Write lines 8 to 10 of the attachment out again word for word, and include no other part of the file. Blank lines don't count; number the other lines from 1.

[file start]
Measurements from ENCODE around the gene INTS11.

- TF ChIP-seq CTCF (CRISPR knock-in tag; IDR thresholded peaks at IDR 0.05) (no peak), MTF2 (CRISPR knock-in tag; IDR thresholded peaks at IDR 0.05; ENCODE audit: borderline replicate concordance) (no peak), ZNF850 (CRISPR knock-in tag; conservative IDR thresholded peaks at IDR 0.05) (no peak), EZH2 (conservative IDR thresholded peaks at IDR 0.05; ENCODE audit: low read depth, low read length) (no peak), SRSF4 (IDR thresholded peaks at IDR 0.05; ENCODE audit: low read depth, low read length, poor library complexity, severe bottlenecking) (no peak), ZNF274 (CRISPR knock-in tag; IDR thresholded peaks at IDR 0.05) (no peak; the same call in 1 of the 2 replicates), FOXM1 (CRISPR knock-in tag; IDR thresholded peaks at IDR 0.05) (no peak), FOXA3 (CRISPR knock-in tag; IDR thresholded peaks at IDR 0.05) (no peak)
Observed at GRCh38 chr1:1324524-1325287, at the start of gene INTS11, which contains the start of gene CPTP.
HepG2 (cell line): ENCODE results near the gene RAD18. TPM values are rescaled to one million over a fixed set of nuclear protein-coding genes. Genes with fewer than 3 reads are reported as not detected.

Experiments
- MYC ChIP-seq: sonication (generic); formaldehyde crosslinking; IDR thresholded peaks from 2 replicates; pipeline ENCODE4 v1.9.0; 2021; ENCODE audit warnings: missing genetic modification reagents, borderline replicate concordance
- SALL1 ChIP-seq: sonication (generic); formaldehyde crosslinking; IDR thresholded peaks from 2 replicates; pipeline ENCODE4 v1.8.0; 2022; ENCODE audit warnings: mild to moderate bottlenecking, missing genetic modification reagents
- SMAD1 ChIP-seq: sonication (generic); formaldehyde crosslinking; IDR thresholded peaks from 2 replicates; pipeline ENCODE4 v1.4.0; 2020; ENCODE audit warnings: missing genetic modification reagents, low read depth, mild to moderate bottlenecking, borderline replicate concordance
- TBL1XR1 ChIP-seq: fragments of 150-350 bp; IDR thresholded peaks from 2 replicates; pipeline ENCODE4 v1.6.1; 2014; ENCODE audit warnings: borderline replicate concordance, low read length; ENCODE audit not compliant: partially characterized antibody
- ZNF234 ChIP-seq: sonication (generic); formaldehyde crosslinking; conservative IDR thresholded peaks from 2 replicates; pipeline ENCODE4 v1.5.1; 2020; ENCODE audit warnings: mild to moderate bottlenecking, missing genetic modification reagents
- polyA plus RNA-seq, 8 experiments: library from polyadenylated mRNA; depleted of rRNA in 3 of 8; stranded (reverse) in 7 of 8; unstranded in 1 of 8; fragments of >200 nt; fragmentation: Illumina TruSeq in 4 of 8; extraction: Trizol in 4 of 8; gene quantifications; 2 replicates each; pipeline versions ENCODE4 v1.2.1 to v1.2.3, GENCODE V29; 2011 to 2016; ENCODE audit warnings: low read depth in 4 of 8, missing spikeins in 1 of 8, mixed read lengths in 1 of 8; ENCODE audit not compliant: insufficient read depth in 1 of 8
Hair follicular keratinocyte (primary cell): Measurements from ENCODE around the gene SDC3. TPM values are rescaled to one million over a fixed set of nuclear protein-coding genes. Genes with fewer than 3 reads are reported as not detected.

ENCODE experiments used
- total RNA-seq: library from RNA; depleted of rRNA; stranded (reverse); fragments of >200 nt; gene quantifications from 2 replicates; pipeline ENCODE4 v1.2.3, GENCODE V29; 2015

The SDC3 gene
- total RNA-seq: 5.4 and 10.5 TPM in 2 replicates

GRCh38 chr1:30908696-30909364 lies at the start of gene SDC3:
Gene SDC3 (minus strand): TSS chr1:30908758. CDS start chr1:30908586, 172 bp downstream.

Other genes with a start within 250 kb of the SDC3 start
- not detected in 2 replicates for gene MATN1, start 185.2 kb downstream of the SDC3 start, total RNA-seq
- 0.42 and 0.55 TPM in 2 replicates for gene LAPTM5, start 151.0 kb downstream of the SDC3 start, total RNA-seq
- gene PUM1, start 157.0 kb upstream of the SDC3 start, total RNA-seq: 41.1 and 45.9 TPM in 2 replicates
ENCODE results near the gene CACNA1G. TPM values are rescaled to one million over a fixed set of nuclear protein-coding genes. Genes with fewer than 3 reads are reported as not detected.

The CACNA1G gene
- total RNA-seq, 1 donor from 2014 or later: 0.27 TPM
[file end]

- SMAD1 ChIP-seq: sonication (generic); formaldehyde crosslinking; IDR thresholded peaks from 2 replicates; pipeline ENCODE4 v1.4.0; 2020; ENCODE audit warnings: missing genetic modification reagents, low read depth, mild to moderate bottlenecking, borderline replicate concordance
- TBL1XR1 ChIP-seq: fragments of 150-350 bp; IDR thresholded peaks from 2 replicates; pipeline ENCODE4 v1.6.1; 2014; ENCODE audit warnings: borderline replicate concordance, low read length; ENCODE audit not compliant: partially characterized antibody
- ZNF234 ChIP-seq: sonication (generic); formaldehyde crosslinking; conservative IDR thresholded peaks from 2 replicates; pipeline ENCODE4 v1.5.1; 2020; ENCODE audit warnings: mild to moderate bottlenecking, missing genetic modification reagents